Marketing budgets are up to their strongest levels since 2014, as companies seek recovery from the Covid-19 pandemic.
However, the Q1 2022 IPA Bellwether Report tempers that optimistic outlook against rising living costs, supply-chain disruption and the war in Ukraine.
As a result Adspend forecasts have been lowered in 2022 and 2023.
Speaking to Prolific North, Richard Aldiss, city head of IPA in Manchester and Managing Director of McCann Manchester said:
“Against the backdrop of the current economic landscape, I am encouraged to hear news of high levels of growth and do believe this is evidence that businesses are adjusting to life post Covid and the swell of optimism is clearly breeding an appetite for growth.
“However, inflationary pressures and interest rate rises will continue to drive tightening of consumers’ purse strings in the near term – in addition to on-going concern about the wider geopolitical situation. Therefore creative work rooted in purpose and effectiveness is likely to continue to take centre stage.”
According to Bellwether data, total marketing budgets were upwardly revised by nearly a quarter of panellists (24.1%). 10% recorded budget cuts, giving a net figure of +14.1%, compared to +6.1% in Q4 2021.
The best performing sector for the period was Events, which had a net balance of +18.7%, compared to -3.9% in the previous quarter. This came as pandemic restrictions were lifted across the UK.
Main media +9.4%;
Published brands +1.3%;
Sales promotions +8.0%;
Direct marketing +6.0%;
Those registering falls were Out of home (-4.6%) and audio (-8.5%).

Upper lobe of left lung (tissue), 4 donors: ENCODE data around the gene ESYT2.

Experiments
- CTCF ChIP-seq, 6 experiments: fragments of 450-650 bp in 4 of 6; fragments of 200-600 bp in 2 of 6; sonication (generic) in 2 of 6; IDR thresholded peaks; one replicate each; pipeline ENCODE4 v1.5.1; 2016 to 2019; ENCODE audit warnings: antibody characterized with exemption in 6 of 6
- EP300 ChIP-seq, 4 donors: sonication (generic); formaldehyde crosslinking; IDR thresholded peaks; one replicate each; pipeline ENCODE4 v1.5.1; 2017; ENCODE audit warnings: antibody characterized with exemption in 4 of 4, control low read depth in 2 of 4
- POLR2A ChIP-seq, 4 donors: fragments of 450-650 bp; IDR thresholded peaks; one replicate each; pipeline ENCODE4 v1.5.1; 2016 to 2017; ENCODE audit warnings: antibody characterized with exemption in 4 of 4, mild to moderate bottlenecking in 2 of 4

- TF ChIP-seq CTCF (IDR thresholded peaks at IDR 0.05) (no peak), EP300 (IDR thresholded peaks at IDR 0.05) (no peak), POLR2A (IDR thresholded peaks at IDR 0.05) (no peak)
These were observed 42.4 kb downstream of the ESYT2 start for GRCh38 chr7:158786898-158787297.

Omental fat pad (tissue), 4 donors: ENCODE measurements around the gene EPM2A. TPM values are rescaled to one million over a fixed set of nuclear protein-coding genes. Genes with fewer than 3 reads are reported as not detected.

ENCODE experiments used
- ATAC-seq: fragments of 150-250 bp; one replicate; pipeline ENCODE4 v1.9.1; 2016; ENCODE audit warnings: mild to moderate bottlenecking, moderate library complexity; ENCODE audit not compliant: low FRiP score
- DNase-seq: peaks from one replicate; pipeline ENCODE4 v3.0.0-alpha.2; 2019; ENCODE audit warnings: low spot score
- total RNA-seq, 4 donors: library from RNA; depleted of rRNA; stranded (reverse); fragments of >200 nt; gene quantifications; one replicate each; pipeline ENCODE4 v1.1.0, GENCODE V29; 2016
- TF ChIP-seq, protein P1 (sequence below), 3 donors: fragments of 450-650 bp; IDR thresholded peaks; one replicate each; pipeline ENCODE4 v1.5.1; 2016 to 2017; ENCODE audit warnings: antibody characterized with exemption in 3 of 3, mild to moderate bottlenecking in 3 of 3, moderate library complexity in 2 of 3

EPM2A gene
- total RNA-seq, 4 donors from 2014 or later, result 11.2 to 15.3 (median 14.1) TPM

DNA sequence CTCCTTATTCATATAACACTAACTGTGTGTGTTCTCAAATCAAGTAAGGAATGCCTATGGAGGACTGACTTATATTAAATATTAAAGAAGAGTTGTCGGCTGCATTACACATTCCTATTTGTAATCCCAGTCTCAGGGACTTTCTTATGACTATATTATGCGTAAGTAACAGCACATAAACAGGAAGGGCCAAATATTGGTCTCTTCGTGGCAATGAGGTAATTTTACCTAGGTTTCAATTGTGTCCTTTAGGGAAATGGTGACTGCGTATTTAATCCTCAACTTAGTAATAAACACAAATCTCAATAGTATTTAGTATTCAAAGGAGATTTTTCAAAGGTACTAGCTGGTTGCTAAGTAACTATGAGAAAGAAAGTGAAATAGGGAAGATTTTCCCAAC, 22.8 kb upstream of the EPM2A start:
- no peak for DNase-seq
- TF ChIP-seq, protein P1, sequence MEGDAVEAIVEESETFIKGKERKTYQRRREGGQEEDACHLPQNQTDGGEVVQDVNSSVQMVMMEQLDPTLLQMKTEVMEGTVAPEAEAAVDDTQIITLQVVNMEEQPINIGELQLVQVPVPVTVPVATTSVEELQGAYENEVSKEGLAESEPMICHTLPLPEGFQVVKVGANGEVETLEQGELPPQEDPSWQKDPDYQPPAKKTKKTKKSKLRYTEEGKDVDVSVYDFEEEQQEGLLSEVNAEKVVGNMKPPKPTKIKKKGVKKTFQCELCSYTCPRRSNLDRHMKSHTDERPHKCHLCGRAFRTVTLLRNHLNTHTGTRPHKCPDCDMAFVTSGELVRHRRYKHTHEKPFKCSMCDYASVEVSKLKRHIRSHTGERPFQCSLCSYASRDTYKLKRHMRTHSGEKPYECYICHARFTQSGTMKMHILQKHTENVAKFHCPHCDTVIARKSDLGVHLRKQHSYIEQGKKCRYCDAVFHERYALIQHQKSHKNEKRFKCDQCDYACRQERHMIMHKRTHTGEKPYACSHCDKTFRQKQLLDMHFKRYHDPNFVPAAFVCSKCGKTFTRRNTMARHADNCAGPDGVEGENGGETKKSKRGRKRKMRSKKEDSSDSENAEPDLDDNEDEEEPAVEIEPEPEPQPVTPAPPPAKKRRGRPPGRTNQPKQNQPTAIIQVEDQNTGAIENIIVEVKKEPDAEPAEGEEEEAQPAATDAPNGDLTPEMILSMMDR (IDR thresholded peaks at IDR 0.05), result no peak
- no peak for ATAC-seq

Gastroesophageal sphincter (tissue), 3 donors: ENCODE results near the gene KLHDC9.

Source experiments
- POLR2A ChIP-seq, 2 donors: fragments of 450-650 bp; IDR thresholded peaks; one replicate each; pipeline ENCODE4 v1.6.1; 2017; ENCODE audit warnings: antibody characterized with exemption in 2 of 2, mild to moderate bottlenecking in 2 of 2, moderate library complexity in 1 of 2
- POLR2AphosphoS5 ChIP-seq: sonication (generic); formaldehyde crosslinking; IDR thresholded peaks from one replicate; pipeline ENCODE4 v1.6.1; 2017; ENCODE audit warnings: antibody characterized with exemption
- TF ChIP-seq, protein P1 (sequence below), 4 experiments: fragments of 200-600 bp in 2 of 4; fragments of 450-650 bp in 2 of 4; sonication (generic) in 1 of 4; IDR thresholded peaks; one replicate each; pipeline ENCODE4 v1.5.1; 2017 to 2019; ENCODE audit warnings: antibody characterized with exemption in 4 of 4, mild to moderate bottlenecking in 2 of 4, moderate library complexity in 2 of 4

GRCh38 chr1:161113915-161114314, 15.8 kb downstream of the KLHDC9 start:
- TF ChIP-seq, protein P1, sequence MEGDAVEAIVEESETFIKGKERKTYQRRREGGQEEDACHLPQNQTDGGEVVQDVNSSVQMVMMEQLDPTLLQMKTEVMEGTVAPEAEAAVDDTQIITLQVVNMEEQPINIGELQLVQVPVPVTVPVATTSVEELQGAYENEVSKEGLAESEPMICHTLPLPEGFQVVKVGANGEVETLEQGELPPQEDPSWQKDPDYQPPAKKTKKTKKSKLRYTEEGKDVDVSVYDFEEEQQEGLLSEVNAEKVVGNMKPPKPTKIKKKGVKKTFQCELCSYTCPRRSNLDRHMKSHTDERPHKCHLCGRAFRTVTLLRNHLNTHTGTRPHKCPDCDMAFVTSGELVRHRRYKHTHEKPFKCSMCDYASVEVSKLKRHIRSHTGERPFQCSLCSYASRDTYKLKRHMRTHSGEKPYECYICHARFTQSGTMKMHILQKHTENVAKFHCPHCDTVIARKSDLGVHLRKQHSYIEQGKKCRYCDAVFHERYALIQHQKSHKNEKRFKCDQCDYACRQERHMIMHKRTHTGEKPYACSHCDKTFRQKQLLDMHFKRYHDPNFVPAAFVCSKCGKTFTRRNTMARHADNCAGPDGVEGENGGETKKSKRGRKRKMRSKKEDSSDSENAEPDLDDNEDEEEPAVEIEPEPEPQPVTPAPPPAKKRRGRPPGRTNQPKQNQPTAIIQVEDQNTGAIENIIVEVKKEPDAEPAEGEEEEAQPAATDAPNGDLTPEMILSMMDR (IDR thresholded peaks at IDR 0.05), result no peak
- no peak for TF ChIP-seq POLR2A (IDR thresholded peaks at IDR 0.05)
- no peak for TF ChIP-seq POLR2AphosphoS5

Market research fell from +7.0% to -3.5% while the “other” segment, which accounts for any other form of paid-for marketing was -0.9%.
“With Covid-19 restrictions ending, it is clear that UK companies are keen to capitalise on this moment and ramp up their marketing spend. This is welcome news now, but we know we face soaring inflation levels, cost of living increases, supply-chain issues, all exacerbated by the war in Ukraine and some sector recruitment shortages,” said Paul Bainsfair, IPA Director General.
“With forty years of downturn data to learn from, the IPA knows beyond doubt that brands do best when they maintain their investment in longer-term brand-building media, complemented by a smaller ratio of sales activation media. This is the survival code for surviving a downturn.”
It is the inflation and squeeze on household budgets, coupled with supply chain issues and labour shortage which has seen a downward revision for adspend. Bellwether forecasts that these will be 3.5% in 2022 and 1.8% in 2022.
“We’ve seen strong upward revisions to marketing budgets in a clear sign that companies are gearing up for growth. Events budgets, which saw a particularly strong uplift, were a notable beneficiary of the UK government’s new COVID-19 model,” added Joe Hayes, Senior Economist at S&P Global and author of the Bellwether Report.
“That said, risks to the economic outlook have built substantially so far this year. Living costs are rising, we may see inflation get close to or even hit double digits in the coming months, and this will weigh on purchasing power. Supply chain issues are still prevalent and have been exacerbated by the war in Ukraine. Rising geopolitical tensions also create uncertainty, and it may lead to companies re-assessing their decisions until all of these risks reduce.”
The Bellwether is based on a questionnaire survey of around 300 UK-based companies. They provide quarterly information on trends in their marketing activities.